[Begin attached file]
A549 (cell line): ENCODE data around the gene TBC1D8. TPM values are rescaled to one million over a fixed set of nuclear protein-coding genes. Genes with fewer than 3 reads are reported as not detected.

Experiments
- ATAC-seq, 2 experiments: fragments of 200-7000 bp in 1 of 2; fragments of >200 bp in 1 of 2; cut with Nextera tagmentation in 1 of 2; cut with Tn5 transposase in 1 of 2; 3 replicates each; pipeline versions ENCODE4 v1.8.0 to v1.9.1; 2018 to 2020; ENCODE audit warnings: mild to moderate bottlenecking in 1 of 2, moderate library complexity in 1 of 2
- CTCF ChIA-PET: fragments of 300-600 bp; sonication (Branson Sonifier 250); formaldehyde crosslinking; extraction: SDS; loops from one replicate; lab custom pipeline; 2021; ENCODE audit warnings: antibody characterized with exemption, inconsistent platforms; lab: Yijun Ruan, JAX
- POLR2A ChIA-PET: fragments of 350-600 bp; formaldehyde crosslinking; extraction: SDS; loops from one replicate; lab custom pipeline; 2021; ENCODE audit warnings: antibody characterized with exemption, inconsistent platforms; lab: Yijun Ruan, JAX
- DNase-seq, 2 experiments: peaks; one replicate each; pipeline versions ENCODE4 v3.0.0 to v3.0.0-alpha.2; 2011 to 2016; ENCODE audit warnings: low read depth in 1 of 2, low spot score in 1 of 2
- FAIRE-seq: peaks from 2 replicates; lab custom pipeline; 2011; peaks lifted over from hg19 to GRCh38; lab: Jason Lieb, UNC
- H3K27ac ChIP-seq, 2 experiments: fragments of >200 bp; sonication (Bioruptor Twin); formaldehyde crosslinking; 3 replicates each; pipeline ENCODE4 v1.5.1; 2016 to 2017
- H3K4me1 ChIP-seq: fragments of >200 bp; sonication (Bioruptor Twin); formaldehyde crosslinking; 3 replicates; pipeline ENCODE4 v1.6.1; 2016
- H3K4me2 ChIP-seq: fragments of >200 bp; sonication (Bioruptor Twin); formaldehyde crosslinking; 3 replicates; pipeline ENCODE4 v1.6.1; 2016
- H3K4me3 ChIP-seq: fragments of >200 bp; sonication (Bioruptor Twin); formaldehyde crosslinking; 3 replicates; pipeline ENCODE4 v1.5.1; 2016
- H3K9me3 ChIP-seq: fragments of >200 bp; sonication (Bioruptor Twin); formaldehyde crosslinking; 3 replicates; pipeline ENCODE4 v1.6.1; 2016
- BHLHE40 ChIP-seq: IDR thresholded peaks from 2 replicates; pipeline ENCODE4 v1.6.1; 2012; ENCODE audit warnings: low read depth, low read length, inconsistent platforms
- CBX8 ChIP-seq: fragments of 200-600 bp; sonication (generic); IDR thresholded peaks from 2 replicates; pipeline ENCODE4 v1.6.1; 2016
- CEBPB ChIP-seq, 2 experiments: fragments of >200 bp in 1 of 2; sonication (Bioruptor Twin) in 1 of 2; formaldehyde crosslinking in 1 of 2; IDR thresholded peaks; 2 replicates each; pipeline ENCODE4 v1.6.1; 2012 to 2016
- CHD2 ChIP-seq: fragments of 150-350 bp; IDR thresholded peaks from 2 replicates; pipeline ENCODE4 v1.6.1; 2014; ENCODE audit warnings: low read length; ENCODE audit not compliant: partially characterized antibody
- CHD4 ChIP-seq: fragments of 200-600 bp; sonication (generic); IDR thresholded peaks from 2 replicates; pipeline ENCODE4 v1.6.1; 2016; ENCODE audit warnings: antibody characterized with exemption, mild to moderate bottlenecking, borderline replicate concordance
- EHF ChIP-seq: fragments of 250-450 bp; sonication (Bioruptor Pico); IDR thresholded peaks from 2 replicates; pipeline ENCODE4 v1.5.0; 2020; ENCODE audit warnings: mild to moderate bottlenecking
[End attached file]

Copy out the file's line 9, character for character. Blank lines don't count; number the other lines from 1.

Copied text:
- H3K4me1 ChIP-seq: fragments of >200 bp; sonication (Bioruptor Twin); formaldehyde crosslinking; 3 replicates; pipeline ENCODE4 v1.6.1; 2016